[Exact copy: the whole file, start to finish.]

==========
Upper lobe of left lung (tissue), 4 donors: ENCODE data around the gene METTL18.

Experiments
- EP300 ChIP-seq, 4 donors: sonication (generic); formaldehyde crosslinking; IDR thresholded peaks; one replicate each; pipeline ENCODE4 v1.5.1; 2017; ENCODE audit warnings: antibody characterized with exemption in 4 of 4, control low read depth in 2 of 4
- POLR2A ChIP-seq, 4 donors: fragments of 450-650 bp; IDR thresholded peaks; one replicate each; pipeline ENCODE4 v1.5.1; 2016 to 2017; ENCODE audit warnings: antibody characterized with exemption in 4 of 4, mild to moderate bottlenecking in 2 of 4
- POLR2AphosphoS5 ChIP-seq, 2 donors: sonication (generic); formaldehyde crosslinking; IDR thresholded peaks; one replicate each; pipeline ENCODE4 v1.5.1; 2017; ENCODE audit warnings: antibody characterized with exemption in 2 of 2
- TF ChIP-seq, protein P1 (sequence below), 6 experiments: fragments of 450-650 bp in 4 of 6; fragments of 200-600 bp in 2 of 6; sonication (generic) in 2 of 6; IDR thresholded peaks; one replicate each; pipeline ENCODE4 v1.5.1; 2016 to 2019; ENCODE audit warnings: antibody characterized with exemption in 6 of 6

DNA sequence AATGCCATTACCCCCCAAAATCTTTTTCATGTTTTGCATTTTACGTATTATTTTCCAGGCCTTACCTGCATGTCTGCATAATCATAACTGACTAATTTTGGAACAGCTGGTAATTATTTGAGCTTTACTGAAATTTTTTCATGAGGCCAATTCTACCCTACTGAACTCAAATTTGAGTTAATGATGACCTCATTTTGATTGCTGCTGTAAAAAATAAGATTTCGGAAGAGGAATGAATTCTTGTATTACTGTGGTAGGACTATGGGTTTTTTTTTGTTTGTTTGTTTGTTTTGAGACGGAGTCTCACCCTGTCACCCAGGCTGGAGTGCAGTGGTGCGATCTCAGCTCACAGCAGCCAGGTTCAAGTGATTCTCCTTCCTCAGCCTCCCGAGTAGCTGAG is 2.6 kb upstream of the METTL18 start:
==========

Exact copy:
Upper lobe of left lung (tissue), 4 donors: ENCODE data around the gene METTL18.

Experiments
- EP300 ChIP-seq, 4 donors: sonication (generic); formaldehyde crosslinking; IDR thresholded peaks; one replicate each; pipeline ENCODE4 v1.5.1; 2017; ENCODE audit warnings: antibody characterized with exemption in 4 of 4, control low read depth in 2 of 4
- POLR2A ChIP-seq, 4 donors: fragments of 450-650 bp; IDR thresholded peaks; one replicate each; pipeline ENCODE4 v1.5.1; 2016 to 2017; ENCODE audit warnings: antibody characterized with exemption in 4 of 4, mild to moderate bottlenecking in 2 of 4
- POLR2AphosphoS5 ChIP-seq, 2 donors: sonication (generic); formaldehyde crosslinking; IDR thresholded peaks; one replicate each; pipeline ENCODE4 v1.5.1; 2017; ENCODE audit warnings: antibody characterized with exemption in 2 of 2
- TF ChIP-seq, protein P1 (sequence below), 6 experiments: fragments of 450-650 bp in 4 of 6; fragments of 200-600 bp in 2 of 6; sonication (generic) in 2 of 6; IDR thresholded peaks; one replicate each; pipeline ENCODE4 v1.5.1; 2016 to 2019; ENCODE audit warnings: antibody characterized with exemption in 6 of 6

DNA sequence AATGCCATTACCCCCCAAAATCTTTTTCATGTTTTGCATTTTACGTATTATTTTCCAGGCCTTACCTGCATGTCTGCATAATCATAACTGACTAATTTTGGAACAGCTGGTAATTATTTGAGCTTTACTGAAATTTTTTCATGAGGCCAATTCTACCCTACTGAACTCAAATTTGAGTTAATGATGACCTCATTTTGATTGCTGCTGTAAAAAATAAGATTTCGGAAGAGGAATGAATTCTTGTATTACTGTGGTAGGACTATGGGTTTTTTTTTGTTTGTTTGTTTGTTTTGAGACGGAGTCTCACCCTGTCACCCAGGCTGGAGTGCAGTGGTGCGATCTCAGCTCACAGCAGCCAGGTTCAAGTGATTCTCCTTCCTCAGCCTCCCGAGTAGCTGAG is 2.6 kb upstream of the METTL18 start: